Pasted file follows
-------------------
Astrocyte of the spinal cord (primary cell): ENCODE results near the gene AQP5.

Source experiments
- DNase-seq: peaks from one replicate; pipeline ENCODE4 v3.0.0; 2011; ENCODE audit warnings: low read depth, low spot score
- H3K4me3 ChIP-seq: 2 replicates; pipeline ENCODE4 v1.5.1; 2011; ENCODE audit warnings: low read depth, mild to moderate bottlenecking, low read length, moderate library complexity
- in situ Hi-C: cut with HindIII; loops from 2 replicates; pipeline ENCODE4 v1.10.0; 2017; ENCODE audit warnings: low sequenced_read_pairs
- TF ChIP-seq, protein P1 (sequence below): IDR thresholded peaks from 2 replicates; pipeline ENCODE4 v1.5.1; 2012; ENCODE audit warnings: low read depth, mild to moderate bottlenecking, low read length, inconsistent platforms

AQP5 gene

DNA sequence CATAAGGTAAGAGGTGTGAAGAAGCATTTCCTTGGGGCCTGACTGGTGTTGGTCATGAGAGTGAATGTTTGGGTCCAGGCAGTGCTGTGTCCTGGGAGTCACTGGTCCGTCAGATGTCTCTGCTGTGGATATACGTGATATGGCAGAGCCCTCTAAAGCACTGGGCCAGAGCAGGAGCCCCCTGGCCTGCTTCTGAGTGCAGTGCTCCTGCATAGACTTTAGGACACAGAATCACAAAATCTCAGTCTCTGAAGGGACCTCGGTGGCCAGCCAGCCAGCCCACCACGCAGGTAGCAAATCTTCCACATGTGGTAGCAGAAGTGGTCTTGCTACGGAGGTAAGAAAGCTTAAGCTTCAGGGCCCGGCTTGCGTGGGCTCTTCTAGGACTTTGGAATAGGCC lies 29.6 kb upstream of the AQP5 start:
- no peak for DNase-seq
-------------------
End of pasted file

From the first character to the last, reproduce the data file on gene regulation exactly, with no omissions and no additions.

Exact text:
Astrocyte of the spinal cord (primary cell): ENCODE results near the gene AQP5.

Source experiments
- DNase-seq: peaks from one replicate; pipeline ENCODE4 v3.0.0; 2011; ENCODE audit warnings: low read depth, low spot score
- H3K4me3 ChIP-seq: 2 replicates; pipeline ENCODE4 v1.5.1; 2011; ENCODE audit warnings: low read depth, mild to moderate bottlenecking, low read length, moderate library complexity
- in situ Hi-C: cut with HindIII; loops from 2 replicates; pipeline ENCODE4 v1.10.0; 2017; ENCODE audit warnings: low sequenced_read_pairs
- TF ChIP-seq, protein P1 (sequence below): IDR thresholded peaks from 2 replicates; pipeline ENCODE4 v1.5.1; 2012; ENCODE audit warnings: low read depth, mild to moderate bottlenecking, low read length, inconsistent platforms

AQP5 gene

DNA sequence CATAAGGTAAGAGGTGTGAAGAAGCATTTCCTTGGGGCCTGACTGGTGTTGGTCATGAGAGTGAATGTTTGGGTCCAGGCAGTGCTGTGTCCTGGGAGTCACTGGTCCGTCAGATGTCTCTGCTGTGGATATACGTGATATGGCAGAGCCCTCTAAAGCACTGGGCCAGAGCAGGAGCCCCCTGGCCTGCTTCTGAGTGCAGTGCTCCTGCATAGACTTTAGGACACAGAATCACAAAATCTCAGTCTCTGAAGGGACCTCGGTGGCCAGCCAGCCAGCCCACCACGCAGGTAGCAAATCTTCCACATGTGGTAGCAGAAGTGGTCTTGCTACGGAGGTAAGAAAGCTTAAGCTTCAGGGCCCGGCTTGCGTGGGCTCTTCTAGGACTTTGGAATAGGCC lies 29.6 kb upstream of the AQP5 start:
- no peak for DNase-seq